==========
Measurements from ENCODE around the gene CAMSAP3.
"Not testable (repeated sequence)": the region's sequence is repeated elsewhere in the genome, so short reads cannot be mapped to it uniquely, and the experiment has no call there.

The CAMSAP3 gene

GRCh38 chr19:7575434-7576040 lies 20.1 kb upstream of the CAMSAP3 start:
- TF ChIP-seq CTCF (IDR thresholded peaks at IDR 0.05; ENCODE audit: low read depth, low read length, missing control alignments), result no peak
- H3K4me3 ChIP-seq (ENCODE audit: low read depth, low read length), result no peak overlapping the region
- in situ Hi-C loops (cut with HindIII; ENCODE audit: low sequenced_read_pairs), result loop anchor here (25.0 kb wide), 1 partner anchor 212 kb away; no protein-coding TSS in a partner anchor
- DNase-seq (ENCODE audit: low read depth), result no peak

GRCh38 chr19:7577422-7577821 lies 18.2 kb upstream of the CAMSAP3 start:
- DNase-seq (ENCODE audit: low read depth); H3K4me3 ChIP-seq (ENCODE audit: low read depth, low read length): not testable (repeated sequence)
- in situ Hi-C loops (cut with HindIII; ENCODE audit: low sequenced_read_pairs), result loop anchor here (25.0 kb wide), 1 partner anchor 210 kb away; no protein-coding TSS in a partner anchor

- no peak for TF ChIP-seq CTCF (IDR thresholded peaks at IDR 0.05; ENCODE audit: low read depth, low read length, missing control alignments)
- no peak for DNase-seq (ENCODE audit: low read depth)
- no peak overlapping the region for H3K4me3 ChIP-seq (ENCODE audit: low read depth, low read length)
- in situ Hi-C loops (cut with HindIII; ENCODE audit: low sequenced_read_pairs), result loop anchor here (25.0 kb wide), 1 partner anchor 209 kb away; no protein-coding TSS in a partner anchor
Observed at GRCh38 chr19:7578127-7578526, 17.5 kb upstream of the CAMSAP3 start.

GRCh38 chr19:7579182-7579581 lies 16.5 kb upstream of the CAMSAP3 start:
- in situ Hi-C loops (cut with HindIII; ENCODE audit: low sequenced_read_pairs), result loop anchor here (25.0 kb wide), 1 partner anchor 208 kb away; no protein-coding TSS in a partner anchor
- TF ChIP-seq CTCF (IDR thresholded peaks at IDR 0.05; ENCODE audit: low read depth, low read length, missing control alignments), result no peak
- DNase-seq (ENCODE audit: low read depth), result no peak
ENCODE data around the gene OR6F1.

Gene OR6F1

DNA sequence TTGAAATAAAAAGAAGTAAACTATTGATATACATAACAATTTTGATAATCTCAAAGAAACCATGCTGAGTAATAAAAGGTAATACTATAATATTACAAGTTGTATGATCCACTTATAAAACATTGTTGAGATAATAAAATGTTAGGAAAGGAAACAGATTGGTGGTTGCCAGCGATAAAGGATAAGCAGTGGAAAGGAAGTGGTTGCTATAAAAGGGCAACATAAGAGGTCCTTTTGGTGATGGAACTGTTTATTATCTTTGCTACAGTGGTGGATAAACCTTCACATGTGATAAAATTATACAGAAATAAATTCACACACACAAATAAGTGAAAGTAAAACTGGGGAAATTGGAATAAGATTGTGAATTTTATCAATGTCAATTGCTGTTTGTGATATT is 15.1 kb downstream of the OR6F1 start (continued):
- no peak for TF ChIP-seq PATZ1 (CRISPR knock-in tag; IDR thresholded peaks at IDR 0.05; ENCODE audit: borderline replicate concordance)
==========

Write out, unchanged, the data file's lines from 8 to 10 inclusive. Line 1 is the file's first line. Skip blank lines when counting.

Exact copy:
- DNase-seq (ENCODE audit: low read depth), result no peak

GRCh38 chr19:7577422-7577821 lies 18.2 kb upstream of the CAMSAP3 start:
- DNase-seq (ENCODE audit: low read depth); H3K4me3 ChIP-seq (ENCODE audit: low read depth, low read length): not testable (repeated sequence)